A movie directed by Luc Besson, who also gave us such brilliant outbursts as The Professional and The Fifth Element. A beautiful, moving, and humorous tale whose central two characters are divers who use only the air of one breath to dive and perform often heroic feats. Stars the enigmatic Jean Reno, and is definitely worth seeing at least twice. It's magical.

SPOILAGE WARNING: Do not read this if you have not yet seen the movie and are planning to.

I really love this movie. The central theme of the movie, IMHO, is: sometimes, a passion for something is so powerful, one has no choice but to forsake all other things in pursuit of this passion.

Jean-Marc Barr's character, Jacques Mayol, has such a deep passion for the sea, that he cannot share his life with Johanna. He tries. He really loves her, but his life is in the water. She eventually comes to understand this and delivers the most beautiful line in the movie, when she sends him to the bottom of the sea: "Go and see, my love."

In parrallel to this, Jean Reno's character, Enzo Molinari's passion is for the competition of free diving. He is World Champion, but he knows that somewhere out there, the little Frenchman, Jacques Mayol is better than him. Enzo is passionate about beating Mayol in the competiton.

Both of their passions run so deep that they have to forsake their lives in the pursuit thereof. Depending on the version of the movie you watch, of course. If you watch the American version, the whole point of the movie is trivialised when the dolphin carries Jacques back up to the surface at the end. Jacque's passion for the sea becomes a fleeting interest, something less than bone deep. Remember Enzo saying, "Time erases everything. When I was 17 I was so in love I could die for her, two years later I didn't even remember her name." This is something important that Luc Besson is trying to relate to us: some things are transient. They are opportunistic and convenient. Some things, however, will never go away. They are real and eternal.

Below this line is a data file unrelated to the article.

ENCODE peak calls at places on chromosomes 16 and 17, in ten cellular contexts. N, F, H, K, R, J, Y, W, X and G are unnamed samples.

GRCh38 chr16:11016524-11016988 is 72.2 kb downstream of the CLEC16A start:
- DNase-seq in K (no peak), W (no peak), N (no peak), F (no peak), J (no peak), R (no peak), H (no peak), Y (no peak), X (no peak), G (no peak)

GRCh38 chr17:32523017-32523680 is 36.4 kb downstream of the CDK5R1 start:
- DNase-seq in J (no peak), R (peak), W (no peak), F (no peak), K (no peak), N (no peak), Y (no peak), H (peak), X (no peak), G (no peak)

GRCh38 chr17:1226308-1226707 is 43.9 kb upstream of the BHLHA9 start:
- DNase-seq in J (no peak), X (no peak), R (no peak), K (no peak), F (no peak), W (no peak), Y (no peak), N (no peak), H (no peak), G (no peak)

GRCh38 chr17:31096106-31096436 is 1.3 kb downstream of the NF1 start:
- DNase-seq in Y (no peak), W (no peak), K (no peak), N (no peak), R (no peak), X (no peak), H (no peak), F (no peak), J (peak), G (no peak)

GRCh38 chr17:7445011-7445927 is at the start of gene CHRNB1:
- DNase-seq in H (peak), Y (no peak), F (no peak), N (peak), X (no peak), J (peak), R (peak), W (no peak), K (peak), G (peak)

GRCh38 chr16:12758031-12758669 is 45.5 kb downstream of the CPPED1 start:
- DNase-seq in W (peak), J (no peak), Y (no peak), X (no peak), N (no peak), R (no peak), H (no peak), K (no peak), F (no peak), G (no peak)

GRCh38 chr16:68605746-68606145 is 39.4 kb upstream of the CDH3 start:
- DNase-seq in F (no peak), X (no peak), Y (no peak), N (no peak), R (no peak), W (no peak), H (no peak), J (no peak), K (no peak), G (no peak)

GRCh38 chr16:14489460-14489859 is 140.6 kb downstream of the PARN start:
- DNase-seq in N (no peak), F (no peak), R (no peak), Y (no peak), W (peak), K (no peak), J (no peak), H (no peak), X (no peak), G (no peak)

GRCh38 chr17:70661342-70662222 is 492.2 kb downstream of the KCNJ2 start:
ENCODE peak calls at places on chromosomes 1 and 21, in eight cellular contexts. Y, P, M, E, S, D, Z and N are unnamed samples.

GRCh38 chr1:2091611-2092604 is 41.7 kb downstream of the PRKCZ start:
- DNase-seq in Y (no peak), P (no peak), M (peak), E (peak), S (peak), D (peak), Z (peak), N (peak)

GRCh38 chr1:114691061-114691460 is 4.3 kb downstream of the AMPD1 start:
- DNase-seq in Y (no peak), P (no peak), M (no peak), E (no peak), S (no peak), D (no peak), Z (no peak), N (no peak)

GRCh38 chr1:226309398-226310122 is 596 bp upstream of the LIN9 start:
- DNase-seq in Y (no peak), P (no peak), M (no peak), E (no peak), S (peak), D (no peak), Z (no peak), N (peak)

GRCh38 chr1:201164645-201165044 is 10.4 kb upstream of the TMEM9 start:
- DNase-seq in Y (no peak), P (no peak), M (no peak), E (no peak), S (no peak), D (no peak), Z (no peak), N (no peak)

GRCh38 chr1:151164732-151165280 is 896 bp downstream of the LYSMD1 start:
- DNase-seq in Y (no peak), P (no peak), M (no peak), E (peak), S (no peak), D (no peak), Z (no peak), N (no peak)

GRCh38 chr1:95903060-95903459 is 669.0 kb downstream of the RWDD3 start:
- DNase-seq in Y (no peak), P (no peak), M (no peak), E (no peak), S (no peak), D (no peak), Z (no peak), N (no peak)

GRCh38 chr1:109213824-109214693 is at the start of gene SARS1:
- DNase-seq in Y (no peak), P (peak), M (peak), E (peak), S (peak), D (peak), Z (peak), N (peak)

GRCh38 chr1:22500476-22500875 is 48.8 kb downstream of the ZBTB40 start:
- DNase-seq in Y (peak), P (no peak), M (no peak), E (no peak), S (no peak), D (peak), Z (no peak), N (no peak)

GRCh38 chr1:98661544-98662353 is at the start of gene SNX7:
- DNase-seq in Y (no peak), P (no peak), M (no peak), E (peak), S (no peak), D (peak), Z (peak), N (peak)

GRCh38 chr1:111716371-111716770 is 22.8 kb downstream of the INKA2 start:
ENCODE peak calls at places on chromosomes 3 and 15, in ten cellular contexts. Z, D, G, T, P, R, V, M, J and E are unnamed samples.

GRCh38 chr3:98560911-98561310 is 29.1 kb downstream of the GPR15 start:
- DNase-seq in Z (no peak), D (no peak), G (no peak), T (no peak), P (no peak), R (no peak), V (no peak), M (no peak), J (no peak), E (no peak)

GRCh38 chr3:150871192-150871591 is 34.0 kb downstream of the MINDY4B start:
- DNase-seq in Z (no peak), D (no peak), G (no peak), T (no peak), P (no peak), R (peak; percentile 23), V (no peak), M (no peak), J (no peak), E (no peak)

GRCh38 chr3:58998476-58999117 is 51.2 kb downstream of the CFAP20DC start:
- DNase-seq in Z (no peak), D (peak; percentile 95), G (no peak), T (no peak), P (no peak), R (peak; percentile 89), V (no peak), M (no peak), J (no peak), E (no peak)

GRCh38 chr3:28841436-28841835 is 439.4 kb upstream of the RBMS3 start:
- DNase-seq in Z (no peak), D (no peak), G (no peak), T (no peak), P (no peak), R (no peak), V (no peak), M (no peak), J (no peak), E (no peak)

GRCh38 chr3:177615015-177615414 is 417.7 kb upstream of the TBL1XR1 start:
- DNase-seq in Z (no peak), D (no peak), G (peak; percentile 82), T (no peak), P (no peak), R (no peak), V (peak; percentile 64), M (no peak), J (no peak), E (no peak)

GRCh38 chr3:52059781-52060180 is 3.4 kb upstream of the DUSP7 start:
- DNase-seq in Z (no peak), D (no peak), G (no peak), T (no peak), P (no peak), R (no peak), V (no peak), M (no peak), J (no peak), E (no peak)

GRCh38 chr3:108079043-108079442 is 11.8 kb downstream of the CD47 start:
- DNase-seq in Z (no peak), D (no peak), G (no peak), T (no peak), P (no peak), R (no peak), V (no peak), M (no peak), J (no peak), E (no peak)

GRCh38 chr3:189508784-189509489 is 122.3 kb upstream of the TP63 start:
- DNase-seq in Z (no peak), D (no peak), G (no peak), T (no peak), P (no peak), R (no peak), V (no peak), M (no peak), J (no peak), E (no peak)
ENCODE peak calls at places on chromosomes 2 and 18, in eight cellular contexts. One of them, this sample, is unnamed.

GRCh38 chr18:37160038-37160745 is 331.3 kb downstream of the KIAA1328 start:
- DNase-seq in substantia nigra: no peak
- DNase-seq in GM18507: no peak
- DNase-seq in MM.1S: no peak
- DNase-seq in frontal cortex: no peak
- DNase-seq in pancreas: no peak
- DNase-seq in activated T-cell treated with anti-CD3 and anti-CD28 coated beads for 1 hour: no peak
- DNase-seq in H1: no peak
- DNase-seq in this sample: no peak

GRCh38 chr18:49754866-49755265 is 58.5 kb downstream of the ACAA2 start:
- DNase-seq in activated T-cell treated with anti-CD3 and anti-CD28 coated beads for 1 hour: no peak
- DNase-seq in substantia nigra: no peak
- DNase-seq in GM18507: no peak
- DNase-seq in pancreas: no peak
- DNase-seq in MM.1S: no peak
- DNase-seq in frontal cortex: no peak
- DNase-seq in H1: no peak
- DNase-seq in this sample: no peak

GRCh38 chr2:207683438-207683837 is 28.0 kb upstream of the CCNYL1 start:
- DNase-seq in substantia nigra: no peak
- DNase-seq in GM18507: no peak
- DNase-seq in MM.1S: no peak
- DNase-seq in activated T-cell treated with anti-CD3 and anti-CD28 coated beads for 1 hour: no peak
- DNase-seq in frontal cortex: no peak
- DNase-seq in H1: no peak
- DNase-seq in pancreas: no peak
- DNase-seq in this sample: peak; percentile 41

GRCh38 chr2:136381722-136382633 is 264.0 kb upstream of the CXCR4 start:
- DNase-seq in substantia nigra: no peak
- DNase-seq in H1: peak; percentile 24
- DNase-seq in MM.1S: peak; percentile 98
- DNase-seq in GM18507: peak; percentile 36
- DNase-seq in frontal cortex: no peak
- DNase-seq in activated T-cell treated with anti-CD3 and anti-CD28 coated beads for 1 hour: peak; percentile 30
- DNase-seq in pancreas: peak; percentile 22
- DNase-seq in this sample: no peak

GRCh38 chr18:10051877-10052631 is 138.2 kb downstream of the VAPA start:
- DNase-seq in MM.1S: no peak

The cinematography in this movie is quite astounding. Strange angles, deep coloration and dramatic scenery are Besson trademarks (think: The Fifth Element). Quirky characters and cramp inducing character comedy all lend this movie more than its fair share of charm. You laugh, you cry and you remember that while you ride The Tube or Subway to your cubicle job, there is a beautiful and trecherous world out there and some people are wise enough to live in this world.

Fact File: Jean-Marc Barr's character, Jacques Mayol is a Real Person, the holder of a dozen world free diving records and was the first man to descend to 100 meters (330 feet), a feat he accomplished in 1976. He followed this with yet another record breaking drop to 105 meters (346 feet) at the age of 56.

He is also the author of a book, Homo Delphinus, The Dolphin within Man:

"To hold the breath effectively, even though it seems paradoxical, it’s best not to think about holding it. You need to do it without thinking; you need to become the act of non-breathing itself." - Jacques Mayol

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